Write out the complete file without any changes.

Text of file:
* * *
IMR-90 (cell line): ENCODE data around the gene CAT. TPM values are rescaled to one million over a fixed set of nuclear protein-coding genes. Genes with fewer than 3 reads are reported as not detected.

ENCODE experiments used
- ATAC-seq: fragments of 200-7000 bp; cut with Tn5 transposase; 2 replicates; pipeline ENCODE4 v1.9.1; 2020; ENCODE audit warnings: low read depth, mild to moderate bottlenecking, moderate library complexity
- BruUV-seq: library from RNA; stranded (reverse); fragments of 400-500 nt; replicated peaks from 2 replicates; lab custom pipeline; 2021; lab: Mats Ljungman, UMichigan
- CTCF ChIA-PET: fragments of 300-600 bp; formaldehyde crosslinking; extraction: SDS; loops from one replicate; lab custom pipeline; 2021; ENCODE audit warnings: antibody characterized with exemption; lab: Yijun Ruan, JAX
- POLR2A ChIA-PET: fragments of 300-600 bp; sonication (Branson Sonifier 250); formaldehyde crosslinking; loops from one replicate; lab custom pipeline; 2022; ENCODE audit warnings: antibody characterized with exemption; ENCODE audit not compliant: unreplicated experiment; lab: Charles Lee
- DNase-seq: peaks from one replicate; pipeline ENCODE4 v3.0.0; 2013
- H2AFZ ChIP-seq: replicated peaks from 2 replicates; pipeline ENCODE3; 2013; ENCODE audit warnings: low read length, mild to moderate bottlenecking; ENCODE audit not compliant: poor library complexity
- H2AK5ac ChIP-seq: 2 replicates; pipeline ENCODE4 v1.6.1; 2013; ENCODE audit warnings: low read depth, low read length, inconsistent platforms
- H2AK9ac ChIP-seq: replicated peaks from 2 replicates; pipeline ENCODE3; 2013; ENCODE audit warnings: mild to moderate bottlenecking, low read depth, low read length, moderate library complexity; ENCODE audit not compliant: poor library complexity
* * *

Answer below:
IMR-90 (cell line): ENCODE data around the gene CAT. TPM values are rescaled to one million over a fixed set of nuclear protein-coding genes. Genes with fewer than 3 reads are reported as not detected.

ENCODE experiments used
- ATAC-seq: fragments of 200-7000 bp; cut with Tn5 transposase; 2 replicates; pipeline ENCODE4 v1.9.1; 2020; ENCODE audit warnings: low read depth, mild to moderate bottlenecking, moderate library complexity
- BruUV-seq: library from RNA; stranded (reverse); fragments of 400-500 nt; replicated peaks from 2 replicates; lab custom pipeline; 2021; lab: Mats Ljungman, UMichigan
- CTCF ChIA-PET: fragments of 300-600 bp; formaldehyde crosslinking; extraction: SDS; loops from one replicate; lab custom pipeline; 2021; ENCODE audit warnings: antibody characterized with exemption; lab: Yijun Ruan, JAX
- POLR2A ChIA-PET: fragments of 300-600 bp; sonication (Branson Sonifier 250); formaldehyde crosslinking; loops from one replicate; lab custom pipeline; 2022; ENCODE audit warnings: antibody characterized with exemption; ENCODE audit not compliant: unreplicated experiment; lab: Charles Lee
- DNase-seq: peaks from one replicate; pipeline ENCODE4 v3.0.0; 2013
- H2AFZ ChIP-seq: replicated peaks from 2 replicates; pipeline ENCODE3; 2013; ENCODE audit warnings: low read length, mild to moderate bottlenecking; ENCODE audit not compliant: poor library complexity
- H2AK5ac ChIP-seq: 2 replicates; pipeline ENCODE4 v1.6.1; 2013; ENCODE audit warnings: low read depth, low read length, inconsistent platforms
- H2AK9ac ChIP-seq: replicated peaks from 2 replicates; pipeline ENCODE3; 2013; ENCODE audit warnings: mild to moderate bottlenecking, low read depth, low read length, moderate library complexity; ENCODE audit not compliant: poor library complexity